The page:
Losing capacity checklist

Is there a checklist anywhere of things which should be double checked when someone has a prognosis that they may lose capacity in the foreseeable future?  LPAs, wills ...  etc
But a banker, engaged at enormous expense,
Had the whole of their cash in his care.
Lewis Carroll


  • tacpot12tacpot12 Forumite
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    Seventh Anniversary 1,000 Posts Name Dropper
    II don't know of any such checklist, and had a quick google for what to do when someone is diagnosed with dementia,  which is a condition where a lose of capacity would be expected, and I didn't come across any such checklist. The items that were mentioned were Powers of Attorney (both for Health and Financial Affairs), Wills and Benefits. 

    You can register a Financial LPA with the DWP so that you can adminster benefits for someone who has lost capacity.

    It would be worth ensuring you know where their important documents are stored. I would also try to make a note of the names of any organisations they have any dealings with e.g. pension companies, insurerers, etc. If might help to make a note of any account numbers or reference numbers associated with the person that could help the organisation to identify the person.
    The comments I post are my personal opinion. While I try to check everything is correct before posting, I can and do make mistakes, so always try to check official information sources before relying on my posts.
  • edited 31 January at 9:53PM
    KxMxKxMx Forumite
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    edited 31 January at 9:53PM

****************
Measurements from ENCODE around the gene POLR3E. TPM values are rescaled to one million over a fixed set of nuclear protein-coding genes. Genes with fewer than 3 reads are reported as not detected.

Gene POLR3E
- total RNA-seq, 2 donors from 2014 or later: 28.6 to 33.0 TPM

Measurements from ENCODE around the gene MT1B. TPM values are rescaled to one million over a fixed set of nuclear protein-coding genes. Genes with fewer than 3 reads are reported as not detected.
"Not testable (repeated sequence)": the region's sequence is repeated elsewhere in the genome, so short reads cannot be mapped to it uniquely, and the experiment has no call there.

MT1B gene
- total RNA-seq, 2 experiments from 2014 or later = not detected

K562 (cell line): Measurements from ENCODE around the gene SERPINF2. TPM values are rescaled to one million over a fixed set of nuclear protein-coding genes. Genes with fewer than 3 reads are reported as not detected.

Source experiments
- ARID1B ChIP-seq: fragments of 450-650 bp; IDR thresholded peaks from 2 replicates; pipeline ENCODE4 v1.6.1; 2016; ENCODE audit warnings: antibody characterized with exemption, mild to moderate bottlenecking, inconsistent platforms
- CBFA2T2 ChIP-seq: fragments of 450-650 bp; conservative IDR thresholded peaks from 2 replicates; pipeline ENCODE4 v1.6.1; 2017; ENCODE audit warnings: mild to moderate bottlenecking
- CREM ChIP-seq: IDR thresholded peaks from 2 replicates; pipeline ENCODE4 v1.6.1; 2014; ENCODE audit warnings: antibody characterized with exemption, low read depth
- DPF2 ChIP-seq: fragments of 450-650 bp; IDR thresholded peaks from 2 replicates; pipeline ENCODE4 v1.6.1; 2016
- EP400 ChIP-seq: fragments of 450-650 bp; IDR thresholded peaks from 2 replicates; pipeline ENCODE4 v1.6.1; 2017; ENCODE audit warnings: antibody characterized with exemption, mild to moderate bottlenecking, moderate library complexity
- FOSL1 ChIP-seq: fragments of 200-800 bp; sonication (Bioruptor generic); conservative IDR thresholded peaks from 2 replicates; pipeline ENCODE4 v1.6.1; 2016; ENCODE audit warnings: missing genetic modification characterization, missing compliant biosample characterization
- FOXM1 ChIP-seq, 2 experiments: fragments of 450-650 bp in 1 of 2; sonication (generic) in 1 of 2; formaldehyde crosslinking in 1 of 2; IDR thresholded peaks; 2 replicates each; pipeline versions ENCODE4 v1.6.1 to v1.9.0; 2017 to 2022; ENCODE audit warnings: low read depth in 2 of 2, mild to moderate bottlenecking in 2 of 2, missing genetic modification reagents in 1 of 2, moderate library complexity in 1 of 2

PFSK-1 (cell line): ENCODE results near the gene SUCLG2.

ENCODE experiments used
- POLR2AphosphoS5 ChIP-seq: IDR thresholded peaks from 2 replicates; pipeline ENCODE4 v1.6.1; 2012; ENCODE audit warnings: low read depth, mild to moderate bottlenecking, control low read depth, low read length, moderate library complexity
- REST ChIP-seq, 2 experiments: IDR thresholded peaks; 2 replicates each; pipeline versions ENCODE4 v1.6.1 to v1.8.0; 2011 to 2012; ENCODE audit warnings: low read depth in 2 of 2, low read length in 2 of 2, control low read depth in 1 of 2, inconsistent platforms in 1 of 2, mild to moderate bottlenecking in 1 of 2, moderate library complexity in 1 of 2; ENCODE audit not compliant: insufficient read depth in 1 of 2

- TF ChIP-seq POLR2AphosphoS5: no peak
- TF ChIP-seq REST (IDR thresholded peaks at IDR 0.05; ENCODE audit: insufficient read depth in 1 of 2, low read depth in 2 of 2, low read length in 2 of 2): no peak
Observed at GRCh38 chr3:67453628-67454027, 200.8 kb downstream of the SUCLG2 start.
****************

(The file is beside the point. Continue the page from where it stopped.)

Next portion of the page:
You can apply to the DWP to be an appointee for benefits purposes, no LPA needed.
  • edited 1 February at 12:58AM
    elsienelsien Forumite
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    edited 1 February at 12:58AM
    Advanced decision? Even if there’s an LPA in place it can be helpful to clarify properly what level of treatment you might want and when you just want people to leave you alone.

    Otherwise once you’ve got the LPA sorted it’s more a question of maybe thinking about your own life and what would be important for other people to know if you were suddenly incapacitated. In terms of both the practicalities, but also some guidance as to how you would want your LPA to act in different circumstances if that level of detail isn’t in there. That might prompt some areas for discussion. 

    All shall be well, and all shall be well, and all manner of things shall be well.

    Pedant alert - it's could have, not could of.
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